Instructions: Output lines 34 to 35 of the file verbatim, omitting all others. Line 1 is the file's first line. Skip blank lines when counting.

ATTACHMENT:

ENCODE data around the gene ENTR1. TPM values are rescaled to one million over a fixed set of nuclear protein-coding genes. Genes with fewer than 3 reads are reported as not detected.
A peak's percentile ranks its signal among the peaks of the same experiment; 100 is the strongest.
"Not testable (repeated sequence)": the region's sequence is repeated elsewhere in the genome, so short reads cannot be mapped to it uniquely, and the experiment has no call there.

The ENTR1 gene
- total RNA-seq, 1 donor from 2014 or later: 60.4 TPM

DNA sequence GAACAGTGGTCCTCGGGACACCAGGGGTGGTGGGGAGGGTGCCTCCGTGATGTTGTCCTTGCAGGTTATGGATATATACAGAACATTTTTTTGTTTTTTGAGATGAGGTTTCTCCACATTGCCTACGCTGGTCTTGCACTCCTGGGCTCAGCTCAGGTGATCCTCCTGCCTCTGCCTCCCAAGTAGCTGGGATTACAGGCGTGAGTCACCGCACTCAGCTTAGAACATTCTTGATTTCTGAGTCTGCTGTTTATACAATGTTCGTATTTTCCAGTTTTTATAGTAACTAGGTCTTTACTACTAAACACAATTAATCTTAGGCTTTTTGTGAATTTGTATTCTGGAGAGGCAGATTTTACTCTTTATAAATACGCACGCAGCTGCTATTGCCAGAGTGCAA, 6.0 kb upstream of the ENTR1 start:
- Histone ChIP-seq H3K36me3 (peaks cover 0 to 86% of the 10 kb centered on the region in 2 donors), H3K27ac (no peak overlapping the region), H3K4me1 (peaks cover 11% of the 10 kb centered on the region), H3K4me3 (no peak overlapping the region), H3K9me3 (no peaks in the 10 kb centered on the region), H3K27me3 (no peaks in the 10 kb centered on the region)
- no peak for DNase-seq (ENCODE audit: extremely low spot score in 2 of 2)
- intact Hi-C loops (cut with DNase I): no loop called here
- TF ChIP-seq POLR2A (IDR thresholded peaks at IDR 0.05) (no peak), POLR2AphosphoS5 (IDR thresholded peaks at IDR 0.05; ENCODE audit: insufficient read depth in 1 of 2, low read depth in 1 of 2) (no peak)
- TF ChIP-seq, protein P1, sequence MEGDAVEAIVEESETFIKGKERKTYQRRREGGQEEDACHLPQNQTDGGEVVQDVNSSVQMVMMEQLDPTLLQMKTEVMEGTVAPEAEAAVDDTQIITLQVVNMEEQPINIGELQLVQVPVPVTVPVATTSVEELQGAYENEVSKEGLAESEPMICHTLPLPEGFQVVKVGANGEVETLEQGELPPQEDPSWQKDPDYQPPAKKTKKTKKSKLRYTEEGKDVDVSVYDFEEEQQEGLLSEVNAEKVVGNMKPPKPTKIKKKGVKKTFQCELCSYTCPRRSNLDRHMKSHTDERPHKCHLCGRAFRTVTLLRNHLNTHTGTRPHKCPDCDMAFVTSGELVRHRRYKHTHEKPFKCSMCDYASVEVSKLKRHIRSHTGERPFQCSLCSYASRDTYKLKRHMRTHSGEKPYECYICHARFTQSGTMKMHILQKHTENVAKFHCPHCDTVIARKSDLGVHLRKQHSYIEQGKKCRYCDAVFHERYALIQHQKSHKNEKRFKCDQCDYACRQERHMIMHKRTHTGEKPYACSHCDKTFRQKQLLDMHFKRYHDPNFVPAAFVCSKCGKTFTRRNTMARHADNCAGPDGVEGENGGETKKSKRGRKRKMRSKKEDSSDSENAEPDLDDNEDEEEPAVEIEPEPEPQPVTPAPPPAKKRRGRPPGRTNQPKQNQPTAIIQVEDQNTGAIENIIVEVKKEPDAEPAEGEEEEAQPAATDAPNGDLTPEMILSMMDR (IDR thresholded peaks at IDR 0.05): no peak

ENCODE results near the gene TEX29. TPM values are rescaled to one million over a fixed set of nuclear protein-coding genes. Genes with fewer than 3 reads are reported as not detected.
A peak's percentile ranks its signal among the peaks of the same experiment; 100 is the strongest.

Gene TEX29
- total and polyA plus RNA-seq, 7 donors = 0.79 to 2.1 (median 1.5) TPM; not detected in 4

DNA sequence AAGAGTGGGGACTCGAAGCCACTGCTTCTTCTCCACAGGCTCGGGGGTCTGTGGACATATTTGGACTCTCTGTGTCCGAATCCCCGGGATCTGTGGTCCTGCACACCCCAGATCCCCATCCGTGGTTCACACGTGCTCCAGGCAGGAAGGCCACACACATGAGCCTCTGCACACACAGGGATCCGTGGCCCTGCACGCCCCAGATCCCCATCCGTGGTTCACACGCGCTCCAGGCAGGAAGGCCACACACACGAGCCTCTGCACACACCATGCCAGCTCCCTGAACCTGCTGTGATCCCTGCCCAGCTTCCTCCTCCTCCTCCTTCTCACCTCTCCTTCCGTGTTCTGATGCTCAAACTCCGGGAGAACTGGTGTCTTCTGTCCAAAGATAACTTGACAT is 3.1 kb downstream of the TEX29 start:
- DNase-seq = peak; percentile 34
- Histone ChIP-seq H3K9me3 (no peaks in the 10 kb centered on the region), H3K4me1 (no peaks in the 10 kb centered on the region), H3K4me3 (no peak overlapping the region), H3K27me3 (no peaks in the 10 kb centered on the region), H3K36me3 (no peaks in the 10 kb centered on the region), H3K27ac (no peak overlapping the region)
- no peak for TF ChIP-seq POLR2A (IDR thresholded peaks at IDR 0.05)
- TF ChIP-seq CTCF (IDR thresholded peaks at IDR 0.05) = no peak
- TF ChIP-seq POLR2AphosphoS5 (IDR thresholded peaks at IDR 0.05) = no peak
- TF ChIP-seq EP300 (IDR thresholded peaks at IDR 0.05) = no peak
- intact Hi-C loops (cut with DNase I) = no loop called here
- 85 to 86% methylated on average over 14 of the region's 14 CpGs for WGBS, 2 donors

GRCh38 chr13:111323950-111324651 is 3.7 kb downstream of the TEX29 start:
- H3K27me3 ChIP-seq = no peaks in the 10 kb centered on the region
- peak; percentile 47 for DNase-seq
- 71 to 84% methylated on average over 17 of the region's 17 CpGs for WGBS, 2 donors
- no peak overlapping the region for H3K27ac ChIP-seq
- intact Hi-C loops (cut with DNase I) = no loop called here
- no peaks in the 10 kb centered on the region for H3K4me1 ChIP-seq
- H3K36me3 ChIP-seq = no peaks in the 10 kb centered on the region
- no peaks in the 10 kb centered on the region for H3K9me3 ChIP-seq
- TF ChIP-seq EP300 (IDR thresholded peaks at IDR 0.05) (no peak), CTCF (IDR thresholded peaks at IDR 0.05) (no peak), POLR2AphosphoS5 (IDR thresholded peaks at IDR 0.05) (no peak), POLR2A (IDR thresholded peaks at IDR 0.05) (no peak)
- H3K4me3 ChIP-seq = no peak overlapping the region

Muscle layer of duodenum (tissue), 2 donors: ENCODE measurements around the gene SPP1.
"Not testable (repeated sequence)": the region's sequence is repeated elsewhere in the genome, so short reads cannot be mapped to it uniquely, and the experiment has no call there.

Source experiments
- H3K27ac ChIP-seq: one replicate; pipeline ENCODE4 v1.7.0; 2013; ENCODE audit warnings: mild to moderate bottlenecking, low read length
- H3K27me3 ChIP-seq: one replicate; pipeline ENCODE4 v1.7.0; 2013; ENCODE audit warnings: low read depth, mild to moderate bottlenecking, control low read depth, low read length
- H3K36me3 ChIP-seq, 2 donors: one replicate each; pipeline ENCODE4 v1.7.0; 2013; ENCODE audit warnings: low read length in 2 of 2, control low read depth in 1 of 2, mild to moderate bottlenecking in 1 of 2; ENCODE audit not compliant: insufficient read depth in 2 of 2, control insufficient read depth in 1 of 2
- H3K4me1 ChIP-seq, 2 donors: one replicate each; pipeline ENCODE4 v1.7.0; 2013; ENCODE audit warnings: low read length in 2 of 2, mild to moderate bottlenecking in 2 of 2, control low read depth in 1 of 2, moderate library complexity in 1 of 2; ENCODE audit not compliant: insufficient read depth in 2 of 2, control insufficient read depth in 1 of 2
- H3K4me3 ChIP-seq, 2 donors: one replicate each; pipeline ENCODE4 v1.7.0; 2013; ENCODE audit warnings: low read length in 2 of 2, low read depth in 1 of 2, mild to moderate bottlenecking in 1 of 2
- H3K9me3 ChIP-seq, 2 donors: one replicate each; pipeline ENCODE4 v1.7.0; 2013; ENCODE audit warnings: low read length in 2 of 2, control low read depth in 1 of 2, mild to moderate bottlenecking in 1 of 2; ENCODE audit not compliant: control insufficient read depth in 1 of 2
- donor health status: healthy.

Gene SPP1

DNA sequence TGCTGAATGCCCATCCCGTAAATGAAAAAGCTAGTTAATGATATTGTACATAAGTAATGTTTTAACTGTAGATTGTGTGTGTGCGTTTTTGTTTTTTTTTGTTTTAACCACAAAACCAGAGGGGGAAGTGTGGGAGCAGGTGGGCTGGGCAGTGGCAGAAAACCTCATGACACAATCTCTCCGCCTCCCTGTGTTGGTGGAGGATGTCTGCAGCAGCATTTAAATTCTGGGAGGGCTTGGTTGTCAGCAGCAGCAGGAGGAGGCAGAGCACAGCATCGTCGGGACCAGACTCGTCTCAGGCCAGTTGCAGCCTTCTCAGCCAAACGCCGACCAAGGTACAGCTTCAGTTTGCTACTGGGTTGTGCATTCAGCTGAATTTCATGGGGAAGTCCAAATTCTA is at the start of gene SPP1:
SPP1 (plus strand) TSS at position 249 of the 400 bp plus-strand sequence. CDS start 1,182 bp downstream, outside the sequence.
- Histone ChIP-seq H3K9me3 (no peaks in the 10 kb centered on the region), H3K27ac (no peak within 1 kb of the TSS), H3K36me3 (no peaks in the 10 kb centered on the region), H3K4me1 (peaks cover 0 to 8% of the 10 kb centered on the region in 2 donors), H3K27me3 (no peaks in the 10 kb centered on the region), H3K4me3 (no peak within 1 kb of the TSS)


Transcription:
- TF ChIP-seq EP300 (IDR thresholded peaks at IDR 0.05) (no peak), CTCF (IDR thresholded peaks at IDR 0.05) (no peak), POLR2AphosphoS5 (IDR thresholded peaks at IDR 0.05) (no peak), POLR2A (IDR thresholded peaks at IDR 0.05) (no peak)
- H3K4me3 ChIP-seq = no peak overlapping the region